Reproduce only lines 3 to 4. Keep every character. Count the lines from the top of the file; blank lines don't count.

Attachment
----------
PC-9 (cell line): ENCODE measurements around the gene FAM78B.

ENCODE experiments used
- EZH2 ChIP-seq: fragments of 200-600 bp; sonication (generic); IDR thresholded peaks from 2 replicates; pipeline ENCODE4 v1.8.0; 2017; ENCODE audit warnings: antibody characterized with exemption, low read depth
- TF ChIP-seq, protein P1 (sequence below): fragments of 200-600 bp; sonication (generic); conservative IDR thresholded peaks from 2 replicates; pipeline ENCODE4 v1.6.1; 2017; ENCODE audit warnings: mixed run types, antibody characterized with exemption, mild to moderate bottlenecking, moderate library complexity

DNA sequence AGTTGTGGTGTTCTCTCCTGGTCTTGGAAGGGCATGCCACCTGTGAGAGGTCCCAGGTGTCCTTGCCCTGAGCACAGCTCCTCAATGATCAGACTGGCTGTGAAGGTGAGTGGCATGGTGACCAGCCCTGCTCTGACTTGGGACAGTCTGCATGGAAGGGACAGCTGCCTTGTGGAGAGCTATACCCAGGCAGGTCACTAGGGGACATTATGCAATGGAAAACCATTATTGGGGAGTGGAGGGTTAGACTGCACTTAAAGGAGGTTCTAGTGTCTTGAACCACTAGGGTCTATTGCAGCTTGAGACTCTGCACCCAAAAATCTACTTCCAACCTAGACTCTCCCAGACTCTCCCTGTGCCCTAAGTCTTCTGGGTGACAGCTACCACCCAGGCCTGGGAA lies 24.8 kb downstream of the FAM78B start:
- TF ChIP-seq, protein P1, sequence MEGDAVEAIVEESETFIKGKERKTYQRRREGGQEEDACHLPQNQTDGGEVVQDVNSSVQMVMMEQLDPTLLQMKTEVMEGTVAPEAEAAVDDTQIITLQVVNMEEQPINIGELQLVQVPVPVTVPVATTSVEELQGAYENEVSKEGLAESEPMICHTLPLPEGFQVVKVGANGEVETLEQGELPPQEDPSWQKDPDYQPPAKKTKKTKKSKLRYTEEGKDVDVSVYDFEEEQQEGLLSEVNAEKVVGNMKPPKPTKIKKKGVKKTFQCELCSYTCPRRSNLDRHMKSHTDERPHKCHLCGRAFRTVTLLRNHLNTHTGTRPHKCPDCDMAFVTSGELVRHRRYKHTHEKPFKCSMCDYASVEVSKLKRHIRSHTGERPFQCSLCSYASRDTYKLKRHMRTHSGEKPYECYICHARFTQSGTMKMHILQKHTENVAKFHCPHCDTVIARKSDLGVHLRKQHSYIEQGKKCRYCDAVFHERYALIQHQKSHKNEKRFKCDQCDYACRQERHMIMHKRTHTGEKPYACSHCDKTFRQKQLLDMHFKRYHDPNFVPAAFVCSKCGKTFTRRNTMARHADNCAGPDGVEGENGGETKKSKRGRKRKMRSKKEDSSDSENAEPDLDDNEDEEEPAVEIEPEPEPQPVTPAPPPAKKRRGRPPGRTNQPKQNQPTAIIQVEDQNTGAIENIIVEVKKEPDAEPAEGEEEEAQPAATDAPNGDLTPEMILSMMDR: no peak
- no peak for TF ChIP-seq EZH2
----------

- EZH2 ChIP-seq: fragments of 200-600 bp; sonication (generic); IDR thresholded peaks from 2 replicates; pipeline ENCODE4 v1.8.0; 2017; ENCODE audit warnings: antibody characterized with exemption, low read depth
- TF ChIP-seq, protein P1 (sequence below): fragments of 200-600 bp; sonication (generic); conservative IDR thresholded peaks from 2 replicates; pipeline ENCODE4 v1.6.1; 2017; ENCODE audit warnings: mixed run types, antibody characterized with exemption, mild to moderate bottlenecking, moderate library complexity